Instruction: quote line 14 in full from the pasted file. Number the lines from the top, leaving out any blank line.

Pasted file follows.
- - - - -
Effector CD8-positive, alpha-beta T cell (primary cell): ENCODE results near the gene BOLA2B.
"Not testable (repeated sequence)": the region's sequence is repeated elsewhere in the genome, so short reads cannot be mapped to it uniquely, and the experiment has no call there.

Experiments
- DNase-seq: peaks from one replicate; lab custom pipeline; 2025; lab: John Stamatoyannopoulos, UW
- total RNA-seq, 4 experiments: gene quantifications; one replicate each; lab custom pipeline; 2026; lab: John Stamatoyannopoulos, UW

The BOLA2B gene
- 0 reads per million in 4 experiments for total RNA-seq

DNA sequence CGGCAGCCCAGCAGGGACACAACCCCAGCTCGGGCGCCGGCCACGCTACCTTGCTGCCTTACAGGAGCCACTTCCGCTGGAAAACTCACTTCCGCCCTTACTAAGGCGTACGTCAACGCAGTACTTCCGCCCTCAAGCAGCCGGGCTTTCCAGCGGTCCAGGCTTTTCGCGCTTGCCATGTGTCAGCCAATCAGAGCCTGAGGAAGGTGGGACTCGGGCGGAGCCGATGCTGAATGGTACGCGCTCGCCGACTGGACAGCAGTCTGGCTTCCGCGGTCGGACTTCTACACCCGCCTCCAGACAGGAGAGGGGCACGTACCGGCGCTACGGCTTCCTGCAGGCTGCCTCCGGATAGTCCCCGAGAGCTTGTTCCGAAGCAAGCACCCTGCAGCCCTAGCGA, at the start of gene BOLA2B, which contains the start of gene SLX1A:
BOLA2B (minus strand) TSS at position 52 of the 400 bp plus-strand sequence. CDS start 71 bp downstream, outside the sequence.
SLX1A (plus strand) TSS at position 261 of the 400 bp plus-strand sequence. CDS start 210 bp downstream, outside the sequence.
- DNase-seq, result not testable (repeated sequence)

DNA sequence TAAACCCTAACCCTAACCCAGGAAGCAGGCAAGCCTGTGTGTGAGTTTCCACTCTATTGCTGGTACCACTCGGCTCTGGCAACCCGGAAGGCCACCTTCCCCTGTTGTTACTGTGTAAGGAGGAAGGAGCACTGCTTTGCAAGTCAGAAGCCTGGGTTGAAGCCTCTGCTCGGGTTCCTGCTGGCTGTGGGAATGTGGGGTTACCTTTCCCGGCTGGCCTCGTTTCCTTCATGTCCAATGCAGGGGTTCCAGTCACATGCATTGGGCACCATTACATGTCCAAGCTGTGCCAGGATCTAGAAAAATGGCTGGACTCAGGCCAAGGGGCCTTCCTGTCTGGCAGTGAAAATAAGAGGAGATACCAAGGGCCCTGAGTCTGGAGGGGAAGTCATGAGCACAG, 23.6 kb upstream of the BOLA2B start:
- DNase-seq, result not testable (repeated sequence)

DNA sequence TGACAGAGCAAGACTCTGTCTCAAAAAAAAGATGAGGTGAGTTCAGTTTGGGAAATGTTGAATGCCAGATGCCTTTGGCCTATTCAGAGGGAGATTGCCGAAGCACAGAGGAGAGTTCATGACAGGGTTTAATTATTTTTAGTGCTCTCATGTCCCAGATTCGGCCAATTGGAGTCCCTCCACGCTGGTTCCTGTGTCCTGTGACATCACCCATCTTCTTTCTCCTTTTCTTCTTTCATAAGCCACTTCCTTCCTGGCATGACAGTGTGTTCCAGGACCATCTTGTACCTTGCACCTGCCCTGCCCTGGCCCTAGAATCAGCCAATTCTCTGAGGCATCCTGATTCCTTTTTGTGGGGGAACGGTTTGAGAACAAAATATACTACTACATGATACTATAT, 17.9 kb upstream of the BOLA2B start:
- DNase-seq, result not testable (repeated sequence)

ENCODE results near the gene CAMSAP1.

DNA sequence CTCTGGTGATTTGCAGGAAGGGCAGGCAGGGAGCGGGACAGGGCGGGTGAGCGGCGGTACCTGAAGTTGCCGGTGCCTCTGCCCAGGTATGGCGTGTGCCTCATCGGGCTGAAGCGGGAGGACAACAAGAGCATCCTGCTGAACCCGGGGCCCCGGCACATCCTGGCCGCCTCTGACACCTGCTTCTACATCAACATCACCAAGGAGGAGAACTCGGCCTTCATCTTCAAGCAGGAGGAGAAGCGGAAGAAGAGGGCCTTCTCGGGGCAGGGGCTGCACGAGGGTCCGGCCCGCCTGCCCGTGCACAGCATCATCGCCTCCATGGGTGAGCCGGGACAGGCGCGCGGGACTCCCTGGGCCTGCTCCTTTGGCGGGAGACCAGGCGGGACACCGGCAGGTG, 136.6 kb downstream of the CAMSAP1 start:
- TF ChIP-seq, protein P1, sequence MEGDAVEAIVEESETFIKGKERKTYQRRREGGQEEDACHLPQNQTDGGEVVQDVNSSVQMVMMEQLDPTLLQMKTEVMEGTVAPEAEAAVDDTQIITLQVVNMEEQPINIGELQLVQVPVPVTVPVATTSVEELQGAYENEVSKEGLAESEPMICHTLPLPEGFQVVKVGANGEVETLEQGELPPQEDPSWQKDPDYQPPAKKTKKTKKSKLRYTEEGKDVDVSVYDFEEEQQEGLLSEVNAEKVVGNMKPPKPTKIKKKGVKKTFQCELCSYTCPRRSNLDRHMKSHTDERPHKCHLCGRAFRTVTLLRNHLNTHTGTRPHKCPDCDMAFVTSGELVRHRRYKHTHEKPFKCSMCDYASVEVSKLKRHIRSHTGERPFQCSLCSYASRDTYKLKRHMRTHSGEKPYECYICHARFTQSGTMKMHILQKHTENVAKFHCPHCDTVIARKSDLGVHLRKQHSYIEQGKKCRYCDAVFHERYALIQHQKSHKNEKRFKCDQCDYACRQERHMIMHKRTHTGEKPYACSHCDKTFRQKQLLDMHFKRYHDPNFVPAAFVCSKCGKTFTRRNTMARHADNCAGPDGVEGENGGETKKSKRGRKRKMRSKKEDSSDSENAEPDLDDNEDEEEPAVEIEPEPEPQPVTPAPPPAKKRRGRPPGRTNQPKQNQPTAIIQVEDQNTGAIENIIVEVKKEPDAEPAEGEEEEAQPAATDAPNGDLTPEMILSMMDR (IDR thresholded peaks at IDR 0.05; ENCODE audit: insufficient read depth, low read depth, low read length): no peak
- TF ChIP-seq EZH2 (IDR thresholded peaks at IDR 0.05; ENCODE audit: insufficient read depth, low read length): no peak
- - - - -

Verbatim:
DNA sequence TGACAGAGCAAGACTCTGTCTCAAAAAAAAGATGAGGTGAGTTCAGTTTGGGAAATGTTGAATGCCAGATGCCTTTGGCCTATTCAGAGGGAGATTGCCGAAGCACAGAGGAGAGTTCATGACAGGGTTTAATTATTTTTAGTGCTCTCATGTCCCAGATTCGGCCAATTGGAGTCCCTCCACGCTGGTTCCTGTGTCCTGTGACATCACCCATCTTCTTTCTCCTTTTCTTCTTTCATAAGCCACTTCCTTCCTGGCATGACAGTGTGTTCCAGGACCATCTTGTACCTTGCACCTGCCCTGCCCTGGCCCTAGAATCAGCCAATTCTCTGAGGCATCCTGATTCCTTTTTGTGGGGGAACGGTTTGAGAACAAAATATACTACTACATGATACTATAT, 17.9 kb upstream of the BOLA2B start: